The main complaint I read is that the thing bucked up and down and was impossible to control once it went into that mode. That sounds like "pilot-induced instability" where what the pilot does is exactly 180 degrees out of phase with what should have been done... not that I am faulting the pilots. This would happen if the software had the wrong delay set, too.
Fighter planes used to struggle with "pilot-induced Wing Rock" for similar reasons. The thing to remember is that the stall occurs with some significant delay after the angle of attack reaches stall... and does not recover from stall until angle of attack has gone well BELOW stalling angle. If the programming is done by ppl taught by Excellent Teachers, they would have no ****ing clue of such things.

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Re: Civil Aviation Development & Discussion

Postby UlanBatori » 30 Jan 2020 03:37

nachiket wrote:UB saar, refer to Kartik's comment above about the new mgmt at Boeing.

Right on target.
Boeing used to advertise that it had two Parallel and Equal Tracks: Technical and Mgmt. So in theory, Tech Fellow == VP. But there is an important difference. It is the Manager who is responsible for the product's budget, costs, schedule etc. So she must balance the risk that the TF and the engineers cite, against the cost. EZ to make cheap shots in ignorance so I won't claim to know what happened in this case - but there is enough indication that the problem was detected in simulators - but pilots were not trained to deal with it.

If you went in with the standard understanding and pilot-reaction, you would automatically push the nose down and increase the thrust if you felt stall approaching. I don't think anyone passes the first student pilot checkride without that basic instinct being evident. But if there was a phase lag involved in the software then this would induce divergent oscillations - and you would have nooooo idea what was going on until it was way too late.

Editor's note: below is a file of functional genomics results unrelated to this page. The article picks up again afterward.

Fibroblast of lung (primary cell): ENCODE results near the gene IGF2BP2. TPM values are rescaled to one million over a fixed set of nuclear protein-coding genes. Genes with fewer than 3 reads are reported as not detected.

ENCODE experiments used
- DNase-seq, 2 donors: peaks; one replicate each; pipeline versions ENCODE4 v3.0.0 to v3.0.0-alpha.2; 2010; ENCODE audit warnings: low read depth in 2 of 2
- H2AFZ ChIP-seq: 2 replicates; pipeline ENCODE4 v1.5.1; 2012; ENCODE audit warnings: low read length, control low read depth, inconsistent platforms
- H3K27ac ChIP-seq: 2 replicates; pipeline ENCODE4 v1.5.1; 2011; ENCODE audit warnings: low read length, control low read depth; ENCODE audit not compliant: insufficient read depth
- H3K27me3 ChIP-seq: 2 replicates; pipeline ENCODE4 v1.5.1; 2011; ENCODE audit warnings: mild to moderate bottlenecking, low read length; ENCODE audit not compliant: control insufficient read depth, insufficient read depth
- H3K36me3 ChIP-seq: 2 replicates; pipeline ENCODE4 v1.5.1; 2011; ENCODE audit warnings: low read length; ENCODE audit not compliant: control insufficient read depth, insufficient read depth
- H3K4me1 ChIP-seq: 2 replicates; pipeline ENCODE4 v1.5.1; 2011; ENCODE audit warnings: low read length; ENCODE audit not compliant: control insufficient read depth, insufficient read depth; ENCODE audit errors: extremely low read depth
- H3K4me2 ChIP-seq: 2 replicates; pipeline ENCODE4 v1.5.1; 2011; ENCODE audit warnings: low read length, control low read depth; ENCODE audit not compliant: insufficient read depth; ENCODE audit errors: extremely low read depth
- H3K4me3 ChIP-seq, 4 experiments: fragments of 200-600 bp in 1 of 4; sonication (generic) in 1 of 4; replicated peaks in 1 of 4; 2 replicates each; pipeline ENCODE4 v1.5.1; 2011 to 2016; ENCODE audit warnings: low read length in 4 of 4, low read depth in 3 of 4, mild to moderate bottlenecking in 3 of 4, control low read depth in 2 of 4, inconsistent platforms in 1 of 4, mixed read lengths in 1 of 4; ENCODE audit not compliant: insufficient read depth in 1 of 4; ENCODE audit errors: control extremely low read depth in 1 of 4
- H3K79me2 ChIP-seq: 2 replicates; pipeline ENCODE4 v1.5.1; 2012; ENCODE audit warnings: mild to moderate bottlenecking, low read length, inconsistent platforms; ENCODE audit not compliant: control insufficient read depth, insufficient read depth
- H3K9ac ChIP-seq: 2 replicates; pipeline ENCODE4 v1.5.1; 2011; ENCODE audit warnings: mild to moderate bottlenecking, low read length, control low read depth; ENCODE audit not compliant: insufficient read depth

BTW, they should re-open the investigation on that Airboos that went down off Brazil. The verdict that the plane stalled and fell down from 30K feet with two career jet pilots at the controls - due to "pilot error", was always beyond laughable. Similar thing killed an Ethiopian (and was SilkAir Airboos or Boeing?) I think Airboos covered up that software glitch and must be grinning now.
Last edited by UlanBatori on 30 Jan 2020 03:38, edited 1 time in total.

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Re: Civil Aviation Development & Discussion

Postby nachiket » 30 Jan 2020 03:38

UlanBatori wrote:I don't know what happened in the MAX change. I heard that for some reason, in the new design the bottom of the engine came too close to the ground, so they put in software to ensure that it did not hit the ground - during either takeoff or landing, I don't remember. Maybe pushing the engine forward was to ensure no ground strike during landing (attitude is nose-up).

The core issue is that the 737 is a 1960's design with a fuselage not very different from the even older 727. Back then not all small airports had air-stairs and the 737 was supposed to operate from these airports. That is one of the reason the fuselage sits so close to the ground (so that an inbuilt airstair could be included if necessary). Also the 727 had its engines on its tail instead of under wings so it did not need ground clearance.

Boeing has always used innovative techniques to somehow fit larger engines on the 737 over the decades. The Classic and NG had engines with distinctive triangular like intakes for this very reason.
The latest tactic was to lengthen the nose gear and change the engine position which required the MCAS to be added to compensate for the extra pitch up movement which the engines now caused.